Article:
BY THOMAS G. SHEARMAN.
An Irish landlord, writing to the London Times, called particular attention to the fact that, in case all the landlords should be expelled, the whole of Ireland, outside of the large towns, would be left without a single person whose annual income would exceed $1,500. To the wealthy landlord who owns the Times, this appalling fact seems to afford such conclusive proof of the desolation and misery which would follow home rule that he deems it superfluous to add a word of comment. He considers it quite enough to say that no such state of things exists in any civilised country. That it should be eventually brought about in Ireland, he evidently believes, must be considered by every sane man as one of the most frightful disasters which could befall the human race.
I am writing in Germany, the country from which have proceeded the most important additions to the intellectual wealth of the world during the last fifty years. The man who knows nothing of the contributions made to history, to theology, to science, whether abstract or applied, by German students, knows practically nothing at all. What have been the income of the men who have thus enriched the world! Rarely so much as $1,500; generally not half that amount. Some of the world-famous German scholars accomplished their great achievements on an income of less than $600 a year.
New England developed a marvelous degree of intellectual activity in the colonial period of our history, though confined within a narrow circle. But that was a period of small incomes and very little accumulated wealth; nor did the few wealthy men contribute anything of importance to the intellectual or moral development of the people. What have the wealthy Irish landlords done for the development of the Irish people in religion, morality or intellect? What contribution has any wealthy Irish landlord ever made to literature, science, art or high thought of any kind? What benefit have these men of wealth conferred upon any part of the world in any direction? They have just held a solemn meeting to answer these questions, and their own testimony affords the best evidence against them. They claim to have advised their tenants to improve their stock, to introduce better methods of cultivation and to qualify themselves generally to pay higher rents, while they themselves have set excellent examples to their inferiors by taking good care of themselves.
Many years ago a practical joker inserted an advertisement in a daily paper to the following effect: "Wanted, by a young gentleman of good birth and breeding, board in a respectable family, where his Christian example would be considered sufficient compensation for his board." The Irish landlords do not advertise, but they get precisely that for which the young man advertised in vain. Their Christian example, however, has been chiefly directed toward hunting, horse racing and hard drinking. Certainly, down to a period less than fifty years ago, all accounts of Ireland agreed in this; and except that the drinking is conducted with more moderation, there seems no reason to believe that there has been any change.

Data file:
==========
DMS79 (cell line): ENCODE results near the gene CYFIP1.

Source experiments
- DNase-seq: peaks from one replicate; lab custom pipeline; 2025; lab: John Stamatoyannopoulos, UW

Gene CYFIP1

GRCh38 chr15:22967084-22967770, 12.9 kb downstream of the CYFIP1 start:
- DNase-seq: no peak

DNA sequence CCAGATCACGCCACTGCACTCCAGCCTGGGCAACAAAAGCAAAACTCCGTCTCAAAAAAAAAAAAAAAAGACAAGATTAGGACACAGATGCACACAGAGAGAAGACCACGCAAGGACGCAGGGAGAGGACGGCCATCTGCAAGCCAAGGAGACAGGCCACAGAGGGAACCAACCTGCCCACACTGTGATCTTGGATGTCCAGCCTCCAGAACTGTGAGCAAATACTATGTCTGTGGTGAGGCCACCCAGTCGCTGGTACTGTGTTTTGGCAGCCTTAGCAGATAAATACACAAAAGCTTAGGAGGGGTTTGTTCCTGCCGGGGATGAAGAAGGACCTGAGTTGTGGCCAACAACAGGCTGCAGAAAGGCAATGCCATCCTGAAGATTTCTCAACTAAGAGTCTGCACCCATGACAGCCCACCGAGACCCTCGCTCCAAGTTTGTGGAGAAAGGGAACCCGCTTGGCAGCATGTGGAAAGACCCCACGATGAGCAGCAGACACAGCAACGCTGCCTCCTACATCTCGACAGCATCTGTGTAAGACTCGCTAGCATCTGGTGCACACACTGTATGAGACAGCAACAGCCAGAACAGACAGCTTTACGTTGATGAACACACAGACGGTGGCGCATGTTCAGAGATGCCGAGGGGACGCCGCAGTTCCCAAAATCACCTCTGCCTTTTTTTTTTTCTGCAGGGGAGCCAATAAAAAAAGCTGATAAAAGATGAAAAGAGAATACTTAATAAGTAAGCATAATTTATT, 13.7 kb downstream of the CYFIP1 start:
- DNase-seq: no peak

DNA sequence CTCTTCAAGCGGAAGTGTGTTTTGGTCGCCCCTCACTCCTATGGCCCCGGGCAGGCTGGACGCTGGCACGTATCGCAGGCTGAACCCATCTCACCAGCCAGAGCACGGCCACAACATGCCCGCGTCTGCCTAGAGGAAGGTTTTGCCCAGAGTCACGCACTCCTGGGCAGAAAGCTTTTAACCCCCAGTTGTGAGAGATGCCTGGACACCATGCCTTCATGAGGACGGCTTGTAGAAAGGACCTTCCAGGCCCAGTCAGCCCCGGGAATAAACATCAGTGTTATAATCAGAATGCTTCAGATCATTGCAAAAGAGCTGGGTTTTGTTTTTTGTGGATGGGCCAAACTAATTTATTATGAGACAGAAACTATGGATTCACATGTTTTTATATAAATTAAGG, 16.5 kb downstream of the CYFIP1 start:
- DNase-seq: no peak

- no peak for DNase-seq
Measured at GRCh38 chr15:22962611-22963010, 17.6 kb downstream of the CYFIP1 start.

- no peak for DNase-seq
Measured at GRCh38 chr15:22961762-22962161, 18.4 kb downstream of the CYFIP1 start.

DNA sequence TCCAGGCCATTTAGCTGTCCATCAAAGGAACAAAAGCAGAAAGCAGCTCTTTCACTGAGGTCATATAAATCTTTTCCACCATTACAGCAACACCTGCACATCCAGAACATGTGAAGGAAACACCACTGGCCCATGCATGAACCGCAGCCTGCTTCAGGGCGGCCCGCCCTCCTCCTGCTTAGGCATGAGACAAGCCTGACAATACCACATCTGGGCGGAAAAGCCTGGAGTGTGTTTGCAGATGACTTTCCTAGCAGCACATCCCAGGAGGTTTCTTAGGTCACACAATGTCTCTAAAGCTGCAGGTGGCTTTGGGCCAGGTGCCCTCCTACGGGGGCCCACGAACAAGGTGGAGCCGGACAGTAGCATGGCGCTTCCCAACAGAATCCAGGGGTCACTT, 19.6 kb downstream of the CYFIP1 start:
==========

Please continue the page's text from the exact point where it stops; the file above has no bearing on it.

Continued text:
But are the landlords of Ireland constituted of worse materials than landlords elsewhere? Are landlords anywhere naturally worse than other men? Would their tenants, if transferred to the position of the landlords, be any better than they? Is not human nature much the same, whether men are landlords or not? These questions answer themselves. The march of human progress does not depend upon the leadership of wealthy men, and their contributions to human welfare have always been and always will be infinitesimal when compared with their ability.
No harm, therefore, would ensue to any society in which wealth should be distributed with comparative evenness. We may safely assume that such a state of society is most desirable. The important questions are:
1. In which direction is society now tending?
2. What causes are at work to produce an unequal distribution of wealth?
3. What can be done to effect a more equal distribution without
diminishing the production of wealth?
Is modern society tending toward a more equal or a more unequal distribution of wealth?
This is a question which has only in recent years excited any active interest sufficient to induce the compilation of statistics casting any light upon its solution. The means of comparison with the past are therefore very imperfect; and for this reason all answers must be somewhat uncertain and largely colored by personal bias. Mr. Atkinson in America and Mr. Giffen in England have undertaken to show, by various statistics, that the tendency of the last forty years has been toward securing a larger share of the annual product, for the masses of the people, and that there has been a general progress from poverty among the vast majority who labor with their hands for their daily bread. We shall, therefore, certainly be upon the safe and conservative side if we accept the statistics of these gentlemen as a basis for further argument. Let us do so, and thus avoid disputes as to these questions, which, as will soon appear, are matters of minor importance; since enough is admitted on all sides to make imperative and just the demand for a better state of things than that which now exists.